And yeah, I really enjoyed two of them as well(though I still have one or two left to read). Just like Idol though, we'll have to see what comes next.

May 18, 2009 07:25 AM
rating: 0
 
Brian Cartwright

We're not voting on ths batch of articles, that will start next week. I too am concerned about having too many articles on one day (even if I am first alphabetically). I would suggest running two a day from Mon thru Fri, so we don't get burned out reading ten at one time.

May 18, 2009 02:39 AM
rating: 0
 
BP staff member Will Carroll
BP staff

Ever watched American Idol?

May 18, 2009 06:37 AM
 
Brian Cartwright

No

May 18, 2009 10:15 AM
rating: 1
 
BP staff member Will Carroll
BP staff

i'll suggest, as a judge, that you might want to ask a friend. understanding the format of the contest is going to be important.

May 18, 2009 11:03 AM
 
Brian Cartwright

I've realized that you are following the show as closesly as possible, as best I understand it. It was just a comment. I will follow whatever instructions the judges send me each week. On the other hand, I'm a reader as well.

May 18, 2009 11:28 AM
rating: 0
 
John Carter

Will, Kevin, and Christina must be laughing. They probably read, what, 100 Idol entries a day? 200? No wonder my entry was overlooked.

May 18, 2009 07:47 AM
rating: 0
 
pftodd

Given they took 3 weeks and had hundreds to read, I doubt it. Also, the junk would be apparent after 1 para, and the rest of the article likely skimmed to verify it, and they move on to the next one.

May 19, 2009 00:30 AM
rating: 0
 
pftodd

You were one of my 2 A's BTW, I know we are not voting.

May 19, 2009 00:27 AM
rating: 0
 
josephax

So...are you guys still planning on doing some fun things with other entries that didn't make it? Snippets of some of the better or funnier ones, perhaps? Or Simon Cowell-style snidery?

May 18, 2009 07:44 AM
rating: 0
 
BP staff member Will Carroll
BP staff

let me see ... some are worried that people can't read ten articles, but others want us to publish lots and lots of the honorable mentions ...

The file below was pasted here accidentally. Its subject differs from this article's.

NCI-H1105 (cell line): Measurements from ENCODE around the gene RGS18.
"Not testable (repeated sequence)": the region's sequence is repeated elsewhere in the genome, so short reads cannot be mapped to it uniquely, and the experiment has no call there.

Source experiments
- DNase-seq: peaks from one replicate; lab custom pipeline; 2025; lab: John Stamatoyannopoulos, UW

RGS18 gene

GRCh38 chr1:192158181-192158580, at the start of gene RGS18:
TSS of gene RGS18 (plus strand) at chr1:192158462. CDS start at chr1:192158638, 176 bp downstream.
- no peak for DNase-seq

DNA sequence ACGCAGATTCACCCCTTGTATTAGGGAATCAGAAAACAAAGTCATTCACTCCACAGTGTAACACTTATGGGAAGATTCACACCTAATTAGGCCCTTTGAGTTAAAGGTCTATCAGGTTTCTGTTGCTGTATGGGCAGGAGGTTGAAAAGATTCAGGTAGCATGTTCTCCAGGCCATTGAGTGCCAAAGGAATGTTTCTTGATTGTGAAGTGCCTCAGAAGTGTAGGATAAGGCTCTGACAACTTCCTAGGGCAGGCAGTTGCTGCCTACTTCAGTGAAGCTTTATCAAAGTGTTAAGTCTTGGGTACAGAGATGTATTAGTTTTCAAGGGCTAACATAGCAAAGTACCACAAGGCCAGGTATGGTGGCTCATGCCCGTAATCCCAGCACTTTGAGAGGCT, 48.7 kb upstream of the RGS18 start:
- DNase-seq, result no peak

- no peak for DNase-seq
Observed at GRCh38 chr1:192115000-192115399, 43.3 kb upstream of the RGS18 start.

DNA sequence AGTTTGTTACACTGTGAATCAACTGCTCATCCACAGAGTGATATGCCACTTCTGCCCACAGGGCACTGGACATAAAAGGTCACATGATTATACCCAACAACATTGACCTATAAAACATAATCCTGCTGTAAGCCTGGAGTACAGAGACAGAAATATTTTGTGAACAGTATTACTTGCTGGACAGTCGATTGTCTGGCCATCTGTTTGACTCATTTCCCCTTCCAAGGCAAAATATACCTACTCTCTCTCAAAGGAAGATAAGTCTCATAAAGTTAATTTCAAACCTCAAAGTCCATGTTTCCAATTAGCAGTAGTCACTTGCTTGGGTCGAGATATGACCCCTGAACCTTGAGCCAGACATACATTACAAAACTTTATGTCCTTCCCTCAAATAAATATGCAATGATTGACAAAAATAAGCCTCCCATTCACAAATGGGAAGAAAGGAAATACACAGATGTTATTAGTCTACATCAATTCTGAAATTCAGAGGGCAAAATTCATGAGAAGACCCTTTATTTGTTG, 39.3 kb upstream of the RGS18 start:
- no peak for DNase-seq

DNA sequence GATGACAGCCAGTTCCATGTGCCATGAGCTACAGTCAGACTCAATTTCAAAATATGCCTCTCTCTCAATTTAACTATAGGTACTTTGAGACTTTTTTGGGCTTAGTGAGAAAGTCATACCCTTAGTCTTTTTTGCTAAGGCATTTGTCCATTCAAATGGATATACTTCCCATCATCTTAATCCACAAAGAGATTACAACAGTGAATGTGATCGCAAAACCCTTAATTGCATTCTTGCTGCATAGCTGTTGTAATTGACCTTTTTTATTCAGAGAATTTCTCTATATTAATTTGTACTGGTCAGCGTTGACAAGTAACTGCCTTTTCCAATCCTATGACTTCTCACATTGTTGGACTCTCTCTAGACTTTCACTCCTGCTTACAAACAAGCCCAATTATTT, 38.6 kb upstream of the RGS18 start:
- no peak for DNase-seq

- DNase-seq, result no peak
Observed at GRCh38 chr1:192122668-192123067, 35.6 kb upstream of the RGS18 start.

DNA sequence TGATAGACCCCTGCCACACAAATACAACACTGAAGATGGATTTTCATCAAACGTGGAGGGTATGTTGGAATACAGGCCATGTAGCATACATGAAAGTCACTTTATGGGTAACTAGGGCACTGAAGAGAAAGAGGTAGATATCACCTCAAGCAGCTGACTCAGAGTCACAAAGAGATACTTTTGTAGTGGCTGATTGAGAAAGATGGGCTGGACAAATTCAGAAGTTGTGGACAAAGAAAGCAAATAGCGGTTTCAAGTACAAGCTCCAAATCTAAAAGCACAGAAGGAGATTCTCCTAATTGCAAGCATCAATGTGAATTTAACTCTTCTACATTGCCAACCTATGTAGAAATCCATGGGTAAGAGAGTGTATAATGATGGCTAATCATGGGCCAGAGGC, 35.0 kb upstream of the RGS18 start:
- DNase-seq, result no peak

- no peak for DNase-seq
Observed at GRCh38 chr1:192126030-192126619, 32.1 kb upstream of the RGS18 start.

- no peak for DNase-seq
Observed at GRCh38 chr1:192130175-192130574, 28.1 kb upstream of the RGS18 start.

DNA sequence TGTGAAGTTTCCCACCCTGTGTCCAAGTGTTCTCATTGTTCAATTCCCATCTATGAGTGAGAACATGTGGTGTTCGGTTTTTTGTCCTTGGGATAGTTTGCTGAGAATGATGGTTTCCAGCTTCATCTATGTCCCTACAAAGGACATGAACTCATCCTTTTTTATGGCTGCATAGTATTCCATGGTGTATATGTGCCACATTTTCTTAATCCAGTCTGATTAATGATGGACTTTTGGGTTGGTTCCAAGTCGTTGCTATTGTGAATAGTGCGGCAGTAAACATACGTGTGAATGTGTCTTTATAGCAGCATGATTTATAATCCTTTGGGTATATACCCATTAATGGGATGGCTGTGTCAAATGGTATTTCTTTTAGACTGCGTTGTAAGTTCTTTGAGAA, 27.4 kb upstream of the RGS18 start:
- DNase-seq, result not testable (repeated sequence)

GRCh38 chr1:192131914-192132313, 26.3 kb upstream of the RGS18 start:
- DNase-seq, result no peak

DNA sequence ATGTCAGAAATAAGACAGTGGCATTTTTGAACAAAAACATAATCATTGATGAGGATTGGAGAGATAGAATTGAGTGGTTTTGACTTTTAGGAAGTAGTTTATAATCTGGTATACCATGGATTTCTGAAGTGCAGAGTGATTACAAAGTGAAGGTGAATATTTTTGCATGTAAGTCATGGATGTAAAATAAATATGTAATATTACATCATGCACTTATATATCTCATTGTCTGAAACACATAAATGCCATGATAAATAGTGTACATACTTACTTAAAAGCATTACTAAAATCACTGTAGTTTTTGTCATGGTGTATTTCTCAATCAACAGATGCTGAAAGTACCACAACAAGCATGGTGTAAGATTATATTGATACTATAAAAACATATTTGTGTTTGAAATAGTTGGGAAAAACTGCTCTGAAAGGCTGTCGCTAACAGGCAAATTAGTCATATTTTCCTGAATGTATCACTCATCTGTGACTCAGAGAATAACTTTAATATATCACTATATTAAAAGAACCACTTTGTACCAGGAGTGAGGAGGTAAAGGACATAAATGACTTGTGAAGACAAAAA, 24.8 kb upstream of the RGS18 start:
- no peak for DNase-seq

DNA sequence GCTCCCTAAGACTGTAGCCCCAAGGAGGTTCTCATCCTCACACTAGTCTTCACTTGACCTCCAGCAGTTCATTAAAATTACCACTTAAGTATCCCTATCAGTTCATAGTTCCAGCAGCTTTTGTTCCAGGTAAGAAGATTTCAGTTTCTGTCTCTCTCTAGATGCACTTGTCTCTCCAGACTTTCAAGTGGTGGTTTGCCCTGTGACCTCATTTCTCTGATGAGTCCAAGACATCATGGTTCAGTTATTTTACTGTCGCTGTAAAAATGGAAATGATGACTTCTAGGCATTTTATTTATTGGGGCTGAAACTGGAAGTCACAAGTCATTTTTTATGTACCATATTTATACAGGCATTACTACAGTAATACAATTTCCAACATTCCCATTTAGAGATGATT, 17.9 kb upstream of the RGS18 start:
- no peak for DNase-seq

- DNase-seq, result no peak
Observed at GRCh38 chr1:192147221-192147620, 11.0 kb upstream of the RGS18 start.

yes, we will have some honorable mentions up at some point in the near future.

May 18, 2009 08:05 AM
 
sykojohnny
(225)
Other readers have rated this comment below the viewing threshold. Click here to view anyway.

BP has too many stats and charts and not enough interesting articles about baseball. Statistical analysis isn't always interesting. Sykojohnny

May 18, 2009 07:45 AM
rating: -12
 
G. Guest

I find stats and charts quite interesting.

Unfortunately, "interesting" is not something that can be universally quantified and is purely subjective.

That's a good thing. It allows for sites like BP to exist along with other more sites where they focus on human interest stories and everything in between.

May 18, 2009 08:42 AM
rating: 0
 
Evan
(47)

Indeed. Charts are mostly why I come here.

May 19, 2009 11:04 AM
rating: 0
 
Peter Benedict

Thanks for the opportunity BP Idol gives us to read more work and learn more.

I'm a pretty smart guy, but my brain fades as I read numbers over time. My BP Annual is read in small chunks over the course of a month, rather than at one sitting. I hope (and doubt) you have a headline order randomizer, because my experience this week is likely to be my experience every week: The first few articles were very enjoyable, I had to work at the next few, and the last few were more work than I'm used to doing as I read.

May 18, 2009 08:07 AM
rating: 0
 
GoodKingJohn

I agree with Richard Bergstrom. it is relevant whether they were subscribvers, had comments etc.

yeah, I am disappointed I was not picked.